With away matches at Schalke and Leverkusen, it’s hard to read much into Darmstadt’s early season striking output, but the defense responded well against superior sides, as they only conceded three goals in four league matches.
Tightening play at the back should prove more fruitful than attacking adventures for a side running under restricted budget. With the vast of experience coming to the club in the off-season, Darmstadt will be hoping their stay in the Germany’s top-flight would not be a fluke. Bayern München are coming to town on Saturday, which will probably end their unbeaten start to the season, but the manner they will going to handle their first setback would tell more about their campaign.
Ingolstadt – Defensive stability key to avoid the drop
It’s not a new thing to hear the automobile manufacturer Audi heavily linked with the rise of FC Ingolstadt, but the squad they counted on in their maiden Bundesliga season is a living prove to suggest otherwise. They were one of the modest clubs in the Bundesliga 2. last term in terms of their squad value, and not much has been changed since they promoted to the top-tier of Germany’s football pyramid. Under Ralph Hasenhüttl, Ingolstadt are never been an entertaining side, as their solid defense made a difference, while they usually find a way in hard-fought matches that seemed rather destined to end in a stalemate. You’d understand Hasenhüttl’s celebration after salvaging a point against Wolfsburg last weekend, but the tactician has been seen jumping upside down with joy in the touchline following a drub goalless draw in the lower division too, as the match at lowly VfR Aalen could be a case in point.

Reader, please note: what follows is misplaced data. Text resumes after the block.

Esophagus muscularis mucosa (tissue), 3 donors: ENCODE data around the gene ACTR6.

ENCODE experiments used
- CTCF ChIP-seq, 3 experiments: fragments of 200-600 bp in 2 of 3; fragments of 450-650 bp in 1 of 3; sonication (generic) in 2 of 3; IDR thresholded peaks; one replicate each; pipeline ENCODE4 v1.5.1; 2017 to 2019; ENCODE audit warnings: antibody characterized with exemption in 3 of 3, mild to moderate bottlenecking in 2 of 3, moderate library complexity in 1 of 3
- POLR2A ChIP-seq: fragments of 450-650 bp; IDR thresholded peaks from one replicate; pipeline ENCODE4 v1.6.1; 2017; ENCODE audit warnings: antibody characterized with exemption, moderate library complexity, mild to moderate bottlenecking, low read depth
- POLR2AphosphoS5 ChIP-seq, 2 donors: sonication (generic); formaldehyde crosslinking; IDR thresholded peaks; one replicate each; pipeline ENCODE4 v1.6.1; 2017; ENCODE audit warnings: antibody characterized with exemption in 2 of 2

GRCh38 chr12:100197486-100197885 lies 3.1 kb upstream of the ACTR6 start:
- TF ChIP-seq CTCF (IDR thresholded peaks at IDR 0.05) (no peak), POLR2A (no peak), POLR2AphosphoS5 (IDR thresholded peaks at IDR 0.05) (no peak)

Not exciting to watch is one thing, but there are totally different list of things expected in order to extend their stay in the top division for a newly-promoted side. In the same vein as last season’s Köln’s performance, the Bavarians are showing a defensive stability in the early season that served them well in the Zweite liga. They couldn’t resist a stunning second-half performance by Borussia Dortmund, but that was the only half of a match they conceded a goal in their first four Bundesliga clashes. Usually making your home a fortress is the focal point in a side fighting relegation, but Ingolstadt impressed on their travels, with narrow wins at Mainz and Augsburg.